This has to do with our shortcomings and frustrations. There are things that we cannot influence, that are out of our hands, just as there are things that we do not know and there are times when we don't do the right thing. This makes us sad and hopeless, and at this point the thought that there might exist someone that has everything in their hands, knows everything and always does the right thing, like a parent, can be very comforting. It can reassure us and strengthen our confidence.
Some people believe that the healthiest or the only right way to go through life is with faith in God. However, while spirituality can be a powerful coping mechanism, it is generally not true that believers are healthier or achieve higher goals.
Humanity is divine
A very different, very differentiated view on God was brought forward by Ludwig Feuerbach. He essentially asked, "What makes God divine?", and analysed many definitions and attributes of God(s), like timelessness, benevolence, justice, omniscience, omnipotence, beauty, etc.
For each believer, their God cannot be God without the attributed qualities. So, in order for God to be divine, he needs these attributes. Doesn't that make these attributes divine in themselves? While God's definition depends on them, their definitions do not depend on them being attributed God: God wouldn't be God if he wasn't benevolent, for example, but benevolence is still desirable without God being benevolent. Feuerbach concludes that the qualities we attribute to God are, in fact, divine, are all that we should call God.
And incidentally, all of these qualities are in themselves human virtues: We crave timelessness and the power to change the things we abhor, we strive to be good, we try to be just and we hope to be wise. In fact, this turns out not to be a coincidence, as he goes on to explain how our relationship and view of God changed throughout history:
As long as man is a mere natural being, his God is a mere natural deity. Mere man lives in houses, he encloses his gods in temples. A temple expresses the value which man attaches to beautiful buildings. Temples in honour of religion are in truth temples in honour of architecture. With man’s progress to culture from a state of primitive savagery, with the distinction between what is proper and what is improper for man, there also arises the distinction between what is proper and what is improper for God. God expresses man’s notion of majesty, highest dignity, religious sentiment, and highest feeling of propriety. Only at a later stage did the culturally more advanced artists of Greece embody in their statues of gods the concepts of dignity, spiritual grandeur, rest without movement, and serenity. [...] The Homeric gods eat and drink – this means that eating and drinking are divine pleasures. Physical strength is a quality of the Homeric gods – Zeus is the strongest of all gods. Why? Because physical strength in itself was something glorious and divine to the Greeks. The highest virtue to ancient Germans was the virtue of the warrior; that is why their highest god was the god of war – Odin; that is why war to them was “the primeval or the oldest law.” The first, true divine being is not the quality of divinity, but the divinity or the deity of quality. In other words, that which theology and philosophy have so far regarded as God, as the absolute and essential, is not God; but that which they did not regard as God, is precisely God – quality, determination, and reality par excellence.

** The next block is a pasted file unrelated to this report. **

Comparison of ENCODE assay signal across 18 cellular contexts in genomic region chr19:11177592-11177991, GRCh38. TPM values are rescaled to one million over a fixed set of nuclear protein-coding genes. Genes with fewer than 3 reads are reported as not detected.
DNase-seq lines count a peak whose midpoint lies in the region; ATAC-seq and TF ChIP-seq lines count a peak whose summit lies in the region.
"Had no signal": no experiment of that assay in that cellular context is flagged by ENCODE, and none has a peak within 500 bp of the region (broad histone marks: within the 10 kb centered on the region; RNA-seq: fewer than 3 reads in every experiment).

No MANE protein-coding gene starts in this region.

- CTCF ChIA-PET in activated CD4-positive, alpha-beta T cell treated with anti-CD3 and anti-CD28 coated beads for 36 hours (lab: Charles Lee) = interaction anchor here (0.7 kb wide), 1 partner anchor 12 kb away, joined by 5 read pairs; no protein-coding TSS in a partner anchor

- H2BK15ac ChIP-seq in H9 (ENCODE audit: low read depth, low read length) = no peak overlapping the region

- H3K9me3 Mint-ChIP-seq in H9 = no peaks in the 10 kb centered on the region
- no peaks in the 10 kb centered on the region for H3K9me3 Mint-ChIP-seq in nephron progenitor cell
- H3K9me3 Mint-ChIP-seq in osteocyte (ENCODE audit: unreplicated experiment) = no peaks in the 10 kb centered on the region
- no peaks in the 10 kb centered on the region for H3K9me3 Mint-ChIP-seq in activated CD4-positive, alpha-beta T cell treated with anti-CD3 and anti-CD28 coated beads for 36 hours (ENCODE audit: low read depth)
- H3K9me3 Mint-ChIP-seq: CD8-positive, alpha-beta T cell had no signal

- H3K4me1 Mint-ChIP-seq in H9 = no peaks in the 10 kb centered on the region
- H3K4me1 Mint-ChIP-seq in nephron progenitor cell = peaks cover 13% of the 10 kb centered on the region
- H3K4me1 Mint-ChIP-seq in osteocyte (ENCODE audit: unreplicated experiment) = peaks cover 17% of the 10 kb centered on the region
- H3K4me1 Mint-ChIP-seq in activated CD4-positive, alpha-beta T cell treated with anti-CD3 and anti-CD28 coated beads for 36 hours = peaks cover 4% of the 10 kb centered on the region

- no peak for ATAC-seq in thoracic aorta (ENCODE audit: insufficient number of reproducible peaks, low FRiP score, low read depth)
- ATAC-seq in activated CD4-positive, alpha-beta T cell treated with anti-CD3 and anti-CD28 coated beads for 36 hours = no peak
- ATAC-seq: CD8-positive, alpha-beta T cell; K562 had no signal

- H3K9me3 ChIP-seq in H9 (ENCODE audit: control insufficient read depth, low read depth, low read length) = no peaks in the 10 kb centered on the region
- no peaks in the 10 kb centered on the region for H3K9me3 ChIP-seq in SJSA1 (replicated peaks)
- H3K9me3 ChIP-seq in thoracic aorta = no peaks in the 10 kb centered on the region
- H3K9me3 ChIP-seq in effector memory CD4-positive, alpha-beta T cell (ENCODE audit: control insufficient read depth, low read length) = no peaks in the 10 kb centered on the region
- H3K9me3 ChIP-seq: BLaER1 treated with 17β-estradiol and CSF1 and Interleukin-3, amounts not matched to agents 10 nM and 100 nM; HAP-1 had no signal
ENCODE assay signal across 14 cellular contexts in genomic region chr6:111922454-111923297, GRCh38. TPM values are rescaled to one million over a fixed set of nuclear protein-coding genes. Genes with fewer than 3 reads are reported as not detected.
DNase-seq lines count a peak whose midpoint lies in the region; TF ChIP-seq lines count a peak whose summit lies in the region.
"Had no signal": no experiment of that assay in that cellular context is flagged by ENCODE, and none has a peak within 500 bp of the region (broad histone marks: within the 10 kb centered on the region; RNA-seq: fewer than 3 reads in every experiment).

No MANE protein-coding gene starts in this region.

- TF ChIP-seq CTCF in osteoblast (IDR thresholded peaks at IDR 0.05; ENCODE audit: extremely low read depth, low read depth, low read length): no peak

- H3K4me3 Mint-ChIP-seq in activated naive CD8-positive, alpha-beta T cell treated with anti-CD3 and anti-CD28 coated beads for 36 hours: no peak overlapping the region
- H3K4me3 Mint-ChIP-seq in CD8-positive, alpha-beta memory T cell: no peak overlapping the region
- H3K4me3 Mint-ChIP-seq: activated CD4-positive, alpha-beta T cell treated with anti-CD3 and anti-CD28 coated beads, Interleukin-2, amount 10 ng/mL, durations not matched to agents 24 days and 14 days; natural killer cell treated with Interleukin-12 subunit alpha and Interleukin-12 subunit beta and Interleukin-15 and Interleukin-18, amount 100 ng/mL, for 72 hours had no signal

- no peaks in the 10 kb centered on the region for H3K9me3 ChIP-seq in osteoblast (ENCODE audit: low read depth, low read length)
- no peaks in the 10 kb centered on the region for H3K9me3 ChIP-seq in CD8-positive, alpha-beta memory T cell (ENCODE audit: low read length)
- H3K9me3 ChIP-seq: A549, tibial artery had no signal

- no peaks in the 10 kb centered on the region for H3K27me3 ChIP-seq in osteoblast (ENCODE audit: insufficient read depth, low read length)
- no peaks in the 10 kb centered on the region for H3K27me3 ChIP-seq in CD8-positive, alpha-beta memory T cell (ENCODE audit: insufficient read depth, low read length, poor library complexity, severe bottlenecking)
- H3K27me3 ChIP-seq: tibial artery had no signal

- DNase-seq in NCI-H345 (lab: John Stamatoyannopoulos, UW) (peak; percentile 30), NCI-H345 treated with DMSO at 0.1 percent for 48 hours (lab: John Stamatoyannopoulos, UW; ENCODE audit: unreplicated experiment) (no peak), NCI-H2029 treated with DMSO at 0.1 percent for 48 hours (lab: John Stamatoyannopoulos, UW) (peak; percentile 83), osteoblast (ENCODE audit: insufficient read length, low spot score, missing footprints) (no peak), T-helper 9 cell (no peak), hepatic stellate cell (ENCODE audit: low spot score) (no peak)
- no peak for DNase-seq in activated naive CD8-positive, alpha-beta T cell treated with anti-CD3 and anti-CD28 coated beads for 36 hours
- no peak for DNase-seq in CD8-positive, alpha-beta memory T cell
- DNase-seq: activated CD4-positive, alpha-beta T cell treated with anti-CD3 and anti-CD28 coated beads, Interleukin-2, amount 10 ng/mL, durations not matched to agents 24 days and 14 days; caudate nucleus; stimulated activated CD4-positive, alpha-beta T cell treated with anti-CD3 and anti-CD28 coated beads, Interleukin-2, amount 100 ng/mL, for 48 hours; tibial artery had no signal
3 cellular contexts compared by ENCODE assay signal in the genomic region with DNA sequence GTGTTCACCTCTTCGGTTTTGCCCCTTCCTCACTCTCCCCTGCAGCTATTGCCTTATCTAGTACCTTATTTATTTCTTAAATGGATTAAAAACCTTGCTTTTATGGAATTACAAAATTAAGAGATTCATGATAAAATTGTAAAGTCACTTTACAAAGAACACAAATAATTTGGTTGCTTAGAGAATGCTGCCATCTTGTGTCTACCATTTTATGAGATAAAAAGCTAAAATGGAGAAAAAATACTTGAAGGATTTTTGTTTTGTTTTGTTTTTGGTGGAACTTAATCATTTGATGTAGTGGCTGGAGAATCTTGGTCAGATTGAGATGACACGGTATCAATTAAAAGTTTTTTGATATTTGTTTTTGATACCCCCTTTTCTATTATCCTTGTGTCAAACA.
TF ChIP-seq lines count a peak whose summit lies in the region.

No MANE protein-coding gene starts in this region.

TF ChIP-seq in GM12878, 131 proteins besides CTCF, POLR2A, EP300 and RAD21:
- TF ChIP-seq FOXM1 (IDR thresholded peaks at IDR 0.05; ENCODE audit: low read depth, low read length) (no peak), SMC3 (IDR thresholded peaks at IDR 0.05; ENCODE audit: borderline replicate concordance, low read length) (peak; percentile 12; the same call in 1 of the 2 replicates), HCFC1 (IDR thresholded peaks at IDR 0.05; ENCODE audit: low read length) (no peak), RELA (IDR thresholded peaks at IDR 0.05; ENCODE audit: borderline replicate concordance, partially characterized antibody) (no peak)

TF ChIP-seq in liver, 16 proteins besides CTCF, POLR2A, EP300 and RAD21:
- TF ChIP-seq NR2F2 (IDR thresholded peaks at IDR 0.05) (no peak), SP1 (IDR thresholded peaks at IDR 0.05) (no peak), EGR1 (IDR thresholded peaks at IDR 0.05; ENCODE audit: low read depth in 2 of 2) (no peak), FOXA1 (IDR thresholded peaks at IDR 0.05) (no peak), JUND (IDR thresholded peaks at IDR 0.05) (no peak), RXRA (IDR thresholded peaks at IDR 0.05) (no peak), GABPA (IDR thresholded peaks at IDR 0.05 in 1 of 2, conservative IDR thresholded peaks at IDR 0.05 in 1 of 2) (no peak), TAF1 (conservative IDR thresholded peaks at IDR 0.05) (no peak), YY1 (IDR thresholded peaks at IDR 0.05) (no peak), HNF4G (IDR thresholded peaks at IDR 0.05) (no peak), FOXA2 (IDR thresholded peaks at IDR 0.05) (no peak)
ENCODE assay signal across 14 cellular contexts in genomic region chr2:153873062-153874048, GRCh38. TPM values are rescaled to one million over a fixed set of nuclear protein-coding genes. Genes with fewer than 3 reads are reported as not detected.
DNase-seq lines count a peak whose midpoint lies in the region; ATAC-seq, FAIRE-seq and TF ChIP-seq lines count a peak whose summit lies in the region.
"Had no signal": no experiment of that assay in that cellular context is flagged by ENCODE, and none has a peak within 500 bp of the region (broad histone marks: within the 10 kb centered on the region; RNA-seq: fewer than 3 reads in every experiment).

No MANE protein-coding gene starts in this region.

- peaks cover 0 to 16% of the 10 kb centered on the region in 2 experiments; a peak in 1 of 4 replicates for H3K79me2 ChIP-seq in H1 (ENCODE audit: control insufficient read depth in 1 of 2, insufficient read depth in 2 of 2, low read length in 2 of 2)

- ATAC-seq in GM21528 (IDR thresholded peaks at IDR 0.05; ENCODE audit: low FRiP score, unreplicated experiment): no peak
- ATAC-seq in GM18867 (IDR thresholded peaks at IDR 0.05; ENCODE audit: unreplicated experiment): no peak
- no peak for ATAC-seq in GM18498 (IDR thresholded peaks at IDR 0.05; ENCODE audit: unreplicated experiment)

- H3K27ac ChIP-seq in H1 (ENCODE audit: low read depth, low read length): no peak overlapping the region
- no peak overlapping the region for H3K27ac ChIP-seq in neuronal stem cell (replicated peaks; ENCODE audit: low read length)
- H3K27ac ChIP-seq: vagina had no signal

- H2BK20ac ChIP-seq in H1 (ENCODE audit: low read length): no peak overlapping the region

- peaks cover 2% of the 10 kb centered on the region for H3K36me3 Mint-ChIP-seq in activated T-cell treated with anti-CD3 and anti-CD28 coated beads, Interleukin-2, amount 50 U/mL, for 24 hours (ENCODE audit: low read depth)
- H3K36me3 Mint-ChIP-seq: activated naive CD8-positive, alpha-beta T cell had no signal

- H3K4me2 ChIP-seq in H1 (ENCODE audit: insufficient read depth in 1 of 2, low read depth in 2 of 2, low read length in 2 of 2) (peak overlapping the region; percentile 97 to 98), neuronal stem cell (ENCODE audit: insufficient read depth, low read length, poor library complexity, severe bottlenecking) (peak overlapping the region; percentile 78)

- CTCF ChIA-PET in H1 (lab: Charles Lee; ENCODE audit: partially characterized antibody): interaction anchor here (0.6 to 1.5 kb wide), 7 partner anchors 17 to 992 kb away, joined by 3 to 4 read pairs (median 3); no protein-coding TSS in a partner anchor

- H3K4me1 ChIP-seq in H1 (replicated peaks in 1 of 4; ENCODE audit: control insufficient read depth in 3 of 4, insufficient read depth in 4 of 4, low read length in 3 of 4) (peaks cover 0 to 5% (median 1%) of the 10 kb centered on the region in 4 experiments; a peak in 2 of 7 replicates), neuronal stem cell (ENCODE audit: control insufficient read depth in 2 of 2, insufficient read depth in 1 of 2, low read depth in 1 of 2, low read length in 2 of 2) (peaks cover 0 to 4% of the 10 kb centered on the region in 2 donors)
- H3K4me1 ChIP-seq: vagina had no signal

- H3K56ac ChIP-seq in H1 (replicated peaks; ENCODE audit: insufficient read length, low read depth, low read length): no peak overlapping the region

This is the purest confession of love for humanity. Our highest virtues, our highest values are what we praise in our worship of God. And who created these virtues, and values? Aren't we as humans divine since we have developed these virtues?
Let me close, with another quote by Feuerbach:
How could you perceive the divine through feeling if feeling itself were not divine? The divine can be known only through that which is itself divine – “God can be known only through himself.”
(Post image: "The creation of Adam" photographed by Larry Koester, licensed under CC-by 2.0)